Practical work: Preparation of condensed milk, custard, ready-to-eat milk-based desserts, flavoured milk beverages, dairy-fruit juice mixtures; ice cream and other frozen desserts; yoghurt and cultured milk products; cheeses. Evaluation and analysis of the products. Effect of processing on the nutritional value of dairy products. Factory visits.
    Meat, poultry, fish and egg technology: Meat, poultry, fish and egg processing and equipment. Meat emulsion, curing, dehydration and fermentation technology. Preservation and storage. Packaging. Legislation. Quality control and hygiene. Effect of processing on the nutritional value of meat products.
    Practical work: Manufacturing of dried, cured, fermented and emulsion type products. Visits to processing factories.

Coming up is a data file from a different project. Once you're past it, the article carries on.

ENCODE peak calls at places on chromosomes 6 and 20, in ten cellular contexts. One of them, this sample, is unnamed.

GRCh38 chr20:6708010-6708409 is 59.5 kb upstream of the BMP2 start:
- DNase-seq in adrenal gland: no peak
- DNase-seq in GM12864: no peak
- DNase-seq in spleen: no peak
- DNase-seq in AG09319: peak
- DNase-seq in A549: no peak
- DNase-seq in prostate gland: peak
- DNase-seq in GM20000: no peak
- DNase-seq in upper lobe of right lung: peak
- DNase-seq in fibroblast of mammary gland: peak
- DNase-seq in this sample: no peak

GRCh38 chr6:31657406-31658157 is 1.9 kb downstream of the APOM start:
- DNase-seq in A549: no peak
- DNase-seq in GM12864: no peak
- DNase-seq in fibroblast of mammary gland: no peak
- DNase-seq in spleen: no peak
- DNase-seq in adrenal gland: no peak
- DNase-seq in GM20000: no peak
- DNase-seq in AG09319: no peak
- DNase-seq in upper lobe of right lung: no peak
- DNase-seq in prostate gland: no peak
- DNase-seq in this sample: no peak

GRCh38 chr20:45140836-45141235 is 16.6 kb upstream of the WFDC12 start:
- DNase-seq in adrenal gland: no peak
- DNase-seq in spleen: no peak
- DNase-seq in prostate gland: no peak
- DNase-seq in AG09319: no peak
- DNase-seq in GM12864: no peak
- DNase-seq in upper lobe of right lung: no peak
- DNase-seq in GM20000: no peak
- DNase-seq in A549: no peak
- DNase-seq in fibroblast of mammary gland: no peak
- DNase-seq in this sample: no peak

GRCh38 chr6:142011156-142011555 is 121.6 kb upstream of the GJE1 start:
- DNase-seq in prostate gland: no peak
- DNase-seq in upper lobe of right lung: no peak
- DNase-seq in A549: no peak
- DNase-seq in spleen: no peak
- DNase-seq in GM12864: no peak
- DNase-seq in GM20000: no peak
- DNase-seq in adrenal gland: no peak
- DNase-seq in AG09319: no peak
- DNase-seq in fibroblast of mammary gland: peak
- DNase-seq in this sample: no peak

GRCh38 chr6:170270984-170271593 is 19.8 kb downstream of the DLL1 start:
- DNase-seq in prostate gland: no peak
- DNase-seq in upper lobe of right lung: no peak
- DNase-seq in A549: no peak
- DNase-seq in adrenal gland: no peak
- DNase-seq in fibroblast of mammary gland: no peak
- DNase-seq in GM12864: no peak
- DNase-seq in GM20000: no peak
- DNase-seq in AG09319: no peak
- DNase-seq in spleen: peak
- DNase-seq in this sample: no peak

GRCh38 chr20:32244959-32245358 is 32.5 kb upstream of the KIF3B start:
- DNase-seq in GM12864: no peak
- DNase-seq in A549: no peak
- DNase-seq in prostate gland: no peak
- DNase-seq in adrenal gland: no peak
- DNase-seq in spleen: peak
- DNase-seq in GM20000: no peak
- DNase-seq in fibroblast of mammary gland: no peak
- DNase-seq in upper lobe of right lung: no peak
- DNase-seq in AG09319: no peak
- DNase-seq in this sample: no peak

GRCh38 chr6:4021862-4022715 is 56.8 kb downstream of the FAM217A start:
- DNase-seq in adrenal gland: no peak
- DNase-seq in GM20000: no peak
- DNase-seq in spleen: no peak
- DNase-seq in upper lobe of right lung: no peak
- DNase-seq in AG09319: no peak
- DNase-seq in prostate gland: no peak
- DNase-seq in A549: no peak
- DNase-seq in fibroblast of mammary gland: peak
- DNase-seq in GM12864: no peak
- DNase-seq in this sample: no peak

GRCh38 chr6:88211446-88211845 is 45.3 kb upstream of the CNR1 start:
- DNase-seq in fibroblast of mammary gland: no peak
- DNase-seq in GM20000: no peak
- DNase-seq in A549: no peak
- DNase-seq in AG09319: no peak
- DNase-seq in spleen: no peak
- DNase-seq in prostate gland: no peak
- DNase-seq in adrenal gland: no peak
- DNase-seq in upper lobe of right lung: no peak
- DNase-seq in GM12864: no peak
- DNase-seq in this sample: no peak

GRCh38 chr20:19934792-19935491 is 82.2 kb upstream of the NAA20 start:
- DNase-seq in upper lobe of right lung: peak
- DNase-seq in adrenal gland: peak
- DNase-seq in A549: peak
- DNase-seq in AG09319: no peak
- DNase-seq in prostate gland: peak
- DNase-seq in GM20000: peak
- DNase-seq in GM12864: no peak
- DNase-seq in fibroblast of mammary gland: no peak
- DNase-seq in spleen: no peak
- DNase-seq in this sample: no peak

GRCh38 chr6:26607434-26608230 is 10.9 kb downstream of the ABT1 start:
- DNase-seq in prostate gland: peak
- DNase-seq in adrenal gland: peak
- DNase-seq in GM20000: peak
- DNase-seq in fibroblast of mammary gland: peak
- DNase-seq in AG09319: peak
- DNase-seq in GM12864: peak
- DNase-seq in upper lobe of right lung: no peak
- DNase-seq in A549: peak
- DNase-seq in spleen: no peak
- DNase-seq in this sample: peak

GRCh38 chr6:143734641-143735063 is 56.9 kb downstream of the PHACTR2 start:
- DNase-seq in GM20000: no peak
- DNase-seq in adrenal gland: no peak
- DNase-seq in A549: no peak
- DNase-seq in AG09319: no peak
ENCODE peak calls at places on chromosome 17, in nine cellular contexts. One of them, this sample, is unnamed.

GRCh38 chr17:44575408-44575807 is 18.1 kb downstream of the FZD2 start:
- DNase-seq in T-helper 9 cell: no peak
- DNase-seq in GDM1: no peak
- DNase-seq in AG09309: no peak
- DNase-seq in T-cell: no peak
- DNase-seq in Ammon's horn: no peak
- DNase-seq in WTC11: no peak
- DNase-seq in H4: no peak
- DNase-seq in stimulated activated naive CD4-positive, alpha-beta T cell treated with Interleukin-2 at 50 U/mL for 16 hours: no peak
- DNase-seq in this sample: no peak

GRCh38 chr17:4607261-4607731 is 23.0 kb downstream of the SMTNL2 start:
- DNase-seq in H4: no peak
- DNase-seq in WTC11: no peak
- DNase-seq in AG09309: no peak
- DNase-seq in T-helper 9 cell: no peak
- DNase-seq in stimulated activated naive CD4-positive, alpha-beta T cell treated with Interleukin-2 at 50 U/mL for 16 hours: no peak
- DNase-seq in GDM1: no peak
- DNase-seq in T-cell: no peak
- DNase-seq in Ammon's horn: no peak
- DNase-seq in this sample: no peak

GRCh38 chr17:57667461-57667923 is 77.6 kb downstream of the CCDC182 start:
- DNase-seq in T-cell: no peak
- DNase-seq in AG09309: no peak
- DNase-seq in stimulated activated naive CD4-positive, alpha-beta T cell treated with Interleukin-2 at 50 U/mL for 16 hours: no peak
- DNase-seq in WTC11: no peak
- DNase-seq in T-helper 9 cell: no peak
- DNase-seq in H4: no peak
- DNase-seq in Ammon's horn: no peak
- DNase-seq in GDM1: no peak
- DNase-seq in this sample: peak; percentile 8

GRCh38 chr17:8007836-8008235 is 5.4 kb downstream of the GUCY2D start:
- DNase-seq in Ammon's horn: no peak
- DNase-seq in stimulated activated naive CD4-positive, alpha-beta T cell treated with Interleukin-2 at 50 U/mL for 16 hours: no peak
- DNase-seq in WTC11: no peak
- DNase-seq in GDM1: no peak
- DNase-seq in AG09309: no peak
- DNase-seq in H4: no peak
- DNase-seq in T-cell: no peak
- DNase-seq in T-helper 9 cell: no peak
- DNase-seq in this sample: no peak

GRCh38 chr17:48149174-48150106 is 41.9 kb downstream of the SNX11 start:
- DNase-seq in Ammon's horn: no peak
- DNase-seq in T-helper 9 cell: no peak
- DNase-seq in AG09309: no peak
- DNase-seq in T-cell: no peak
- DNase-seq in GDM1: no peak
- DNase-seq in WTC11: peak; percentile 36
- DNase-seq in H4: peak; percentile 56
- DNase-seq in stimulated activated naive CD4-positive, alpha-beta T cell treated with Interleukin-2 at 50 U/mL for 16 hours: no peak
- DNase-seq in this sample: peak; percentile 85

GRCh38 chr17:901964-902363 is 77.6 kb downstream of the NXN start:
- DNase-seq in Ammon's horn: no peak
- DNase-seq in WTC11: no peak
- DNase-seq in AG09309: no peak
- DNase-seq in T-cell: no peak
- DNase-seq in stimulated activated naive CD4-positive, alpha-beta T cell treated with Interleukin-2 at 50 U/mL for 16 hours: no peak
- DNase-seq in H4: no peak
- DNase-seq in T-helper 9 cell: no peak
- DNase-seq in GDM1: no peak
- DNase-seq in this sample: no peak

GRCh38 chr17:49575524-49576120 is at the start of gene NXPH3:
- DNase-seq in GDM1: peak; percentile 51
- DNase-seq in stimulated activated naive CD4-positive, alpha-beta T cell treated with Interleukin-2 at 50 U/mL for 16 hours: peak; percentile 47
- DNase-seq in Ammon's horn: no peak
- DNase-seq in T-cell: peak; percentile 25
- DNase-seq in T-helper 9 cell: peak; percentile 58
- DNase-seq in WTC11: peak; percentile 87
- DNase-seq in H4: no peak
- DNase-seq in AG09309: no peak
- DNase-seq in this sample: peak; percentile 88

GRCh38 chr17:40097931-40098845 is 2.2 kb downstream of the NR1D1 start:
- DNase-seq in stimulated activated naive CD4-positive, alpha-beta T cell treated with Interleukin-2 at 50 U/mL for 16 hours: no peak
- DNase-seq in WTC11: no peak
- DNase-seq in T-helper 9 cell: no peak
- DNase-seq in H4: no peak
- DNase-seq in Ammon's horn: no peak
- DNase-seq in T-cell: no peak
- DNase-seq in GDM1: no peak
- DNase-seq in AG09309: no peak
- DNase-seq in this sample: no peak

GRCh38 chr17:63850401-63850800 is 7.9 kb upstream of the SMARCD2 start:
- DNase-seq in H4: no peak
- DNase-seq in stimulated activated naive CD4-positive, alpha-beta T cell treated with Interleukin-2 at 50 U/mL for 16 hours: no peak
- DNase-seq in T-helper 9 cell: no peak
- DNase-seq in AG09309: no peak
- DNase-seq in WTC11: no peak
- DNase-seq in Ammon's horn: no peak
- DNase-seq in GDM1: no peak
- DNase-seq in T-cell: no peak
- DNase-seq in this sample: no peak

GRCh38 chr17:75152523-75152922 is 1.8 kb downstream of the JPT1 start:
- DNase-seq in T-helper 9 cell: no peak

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  • Module content:

    Plant food functionality:  Starch, non-starch polysaccharides, protein.  Advanced rheology and texture.  Malting and brewing.  Ready-to-eat (RTE) technologies and their impact on functional and nutritional quality.  Plant oil processing.  Minimal processing of fruits and vegetables.  Practical work:  Pasting properties of starch; Dough rheology; Isolation of legume and cereal proteins;  SDS-PAGE electrophoreses of legume and cereal proteins; Malting and mashing of sorghum and barley male; Extraction of essential oils; Extraction and identification of phenolic compounds; Minimal processing of fruit and vegetables.

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The information published here is subject to change and may be amended after the publication of this information. The General Regulations (G Regulations) apply to all faculties of the University of Pretoria. It is expected of each student to familiarise himself or herself well with these regulations as well as with the information contained in the General Rules section. Ignorance concerning these regulations and rules will not be accepted as an excuse for any transgression.